“As a result, economists and local government officials in Texas are eyeing millions in additional dollars being spent by Mexican residents who are willing to cross the Rio Grande to save on items from toilet paper to electronics. But until United States Customs and Border Protection puts additional resources in place to improve cross-border traffic, leaders and business owners say, what should be a boon could be little more than a bump.”

Read all about it in the NY Times:

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EU VAT rates

The new list of VAT rates in the EU as per January 13, 2014 is now available.

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Malaysia calling…!

Many of you will shrug at the prospect of Malaysia introducing a GST, but for Malaysia-resident companies the accounting and tax implications are huge.

Because Malaysia is big on (palm)oil, fruits / vegetables and also e-services (think Cyberjaya – the Silicon Valley of Malaysia) there are plenty multinationals who will need to prepare for the GST implementation – Accounts Payable, Accounts Receivable, GST sales and purchase invoicing, self-billing, tax codes, testing scenarios, you name it.

The big tax software companies (Vertex, Avalara, Thomson Reuters) are all over it, but the onus is on the businesses to make it work.

What a great time to be a global VAT adviser!

With the Goods and Services Tax (GST) looming ahead next year, financial consultancy firms are wasting no time to reach out to engage experts to provide support in terms of technical and industry expertise.

The GST, which may have raised hackles in many quarters, promises more business for these firms who could build on their human capital to service swelling requests from clients to get “GST ready”.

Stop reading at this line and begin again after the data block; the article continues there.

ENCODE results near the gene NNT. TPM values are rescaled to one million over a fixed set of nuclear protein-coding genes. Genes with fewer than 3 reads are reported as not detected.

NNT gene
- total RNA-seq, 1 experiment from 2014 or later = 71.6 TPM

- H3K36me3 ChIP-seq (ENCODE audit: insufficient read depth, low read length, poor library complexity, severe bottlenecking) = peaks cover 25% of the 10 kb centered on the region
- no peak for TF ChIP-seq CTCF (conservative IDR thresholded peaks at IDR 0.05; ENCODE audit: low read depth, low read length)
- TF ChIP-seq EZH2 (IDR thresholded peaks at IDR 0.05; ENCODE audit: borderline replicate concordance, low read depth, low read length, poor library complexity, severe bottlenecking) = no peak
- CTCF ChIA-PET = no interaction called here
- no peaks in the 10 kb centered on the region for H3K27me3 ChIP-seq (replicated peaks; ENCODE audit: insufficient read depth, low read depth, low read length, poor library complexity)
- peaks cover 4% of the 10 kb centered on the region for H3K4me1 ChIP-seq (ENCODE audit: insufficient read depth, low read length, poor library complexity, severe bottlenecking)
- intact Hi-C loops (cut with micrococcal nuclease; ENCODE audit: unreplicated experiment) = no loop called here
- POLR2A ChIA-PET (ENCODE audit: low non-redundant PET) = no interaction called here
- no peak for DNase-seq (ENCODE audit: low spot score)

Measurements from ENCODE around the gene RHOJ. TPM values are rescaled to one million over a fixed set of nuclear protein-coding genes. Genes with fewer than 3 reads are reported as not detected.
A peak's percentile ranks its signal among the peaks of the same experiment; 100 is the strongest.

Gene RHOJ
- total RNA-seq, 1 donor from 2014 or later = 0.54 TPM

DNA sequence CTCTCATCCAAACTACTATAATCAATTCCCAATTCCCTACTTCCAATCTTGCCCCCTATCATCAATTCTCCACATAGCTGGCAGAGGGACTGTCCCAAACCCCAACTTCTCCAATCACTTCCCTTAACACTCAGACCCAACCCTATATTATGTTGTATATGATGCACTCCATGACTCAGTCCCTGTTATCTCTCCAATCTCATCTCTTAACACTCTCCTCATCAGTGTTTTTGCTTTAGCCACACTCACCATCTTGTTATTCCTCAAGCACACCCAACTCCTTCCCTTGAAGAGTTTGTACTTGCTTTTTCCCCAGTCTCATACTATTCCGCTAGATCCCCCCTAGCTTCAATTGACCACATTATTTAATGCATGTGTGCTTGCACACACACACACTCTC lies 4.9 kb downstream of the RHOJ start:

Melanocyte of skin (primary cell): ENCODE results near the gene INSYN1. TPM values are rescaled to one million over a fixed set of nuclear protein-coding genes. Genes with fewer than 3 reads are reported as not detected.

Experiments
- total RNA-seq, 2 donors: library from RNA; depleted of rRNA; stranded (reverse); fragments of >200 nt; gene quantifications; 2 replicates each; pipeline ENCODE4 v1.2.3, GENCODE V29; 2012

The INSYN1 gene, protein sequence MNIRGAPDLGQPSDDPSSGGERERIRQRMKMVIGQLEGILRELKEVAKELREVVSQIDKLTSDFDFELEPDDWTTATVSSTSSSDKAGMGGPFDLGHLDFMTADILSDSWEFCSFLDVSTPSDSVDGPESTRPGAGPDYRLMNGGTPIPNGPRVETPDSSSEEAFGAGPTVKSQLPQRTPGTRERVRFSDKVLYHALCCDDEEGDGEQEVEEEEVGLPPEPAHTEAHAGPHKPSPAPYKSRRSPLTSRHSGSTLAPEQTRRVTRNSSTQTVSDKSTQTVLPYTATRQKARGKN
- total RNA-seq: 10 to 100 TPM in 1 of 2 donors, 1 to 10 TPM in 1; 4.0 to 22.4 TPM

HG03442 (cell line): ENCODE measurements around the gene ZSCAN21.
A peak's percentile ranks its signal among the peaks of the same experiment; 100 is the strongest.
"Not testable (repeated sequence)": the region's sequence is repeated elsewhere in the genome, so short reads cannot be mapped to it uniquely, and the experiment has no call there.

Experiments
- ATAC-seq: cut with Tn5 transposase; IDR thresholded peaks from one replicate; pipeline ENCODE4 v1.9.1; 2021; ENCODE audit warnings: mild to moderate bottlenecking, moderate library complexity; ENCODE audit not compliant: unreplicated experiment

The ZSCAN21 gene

Scramble on to engage GST experts | Free Malaysia Today.

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“Google VAT” in Italy?

Once again, there is something going on in Italy – they have come up with a VAT registration requirement for non-resident online advertisers, if I read the news correctly.

I don’t quite get it – even if these companies (read: Google) would register, the reverse charge would still apply on their advertising sales to Italian businesses (because the Googles are not resident in Italy). Only when there is an online sale to individuals, VAT would be due. But that rule already applies under the current Directive for non-EU online sellers, and will expand to EU e-sellers by 1/1/15.

So what is the fuss about? I will let you know if / when I find out.

Italy Imposes €1bn Google Tax, then Quickly Delays for 6 Months – Tech News Plus | Tech News Plus.

Also see below for rather loudly written articles on this subject in Forbes:
I Didn’t Think It Possible But Italy’s Google Tax Law Just Got Even Worse – Forbes.
A Short Note To Francesco Boccia – Forbes.
Italy Passes The Illegal Google Tax – Forbes.

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EU: 90 days for export

As a longstanding rule, supplies that are taxed with the zero rate for export have to physically leave the EU within 90 days.

And if they don’t, “the supply of those goods is definitively taxed, even if those goods actually left the European Union after expiry of” the 90 day period.

However, “merely exceeding that time-limit results in the definitive loss for the taxable person of the right to exemption in relation to that supply” according to the European Court of Justice. Providing export evidence after the 90 days is not tax evasion.

Pretty straight-forward I think, but always good to have export rules such as this one confirmed. See below for the ruling.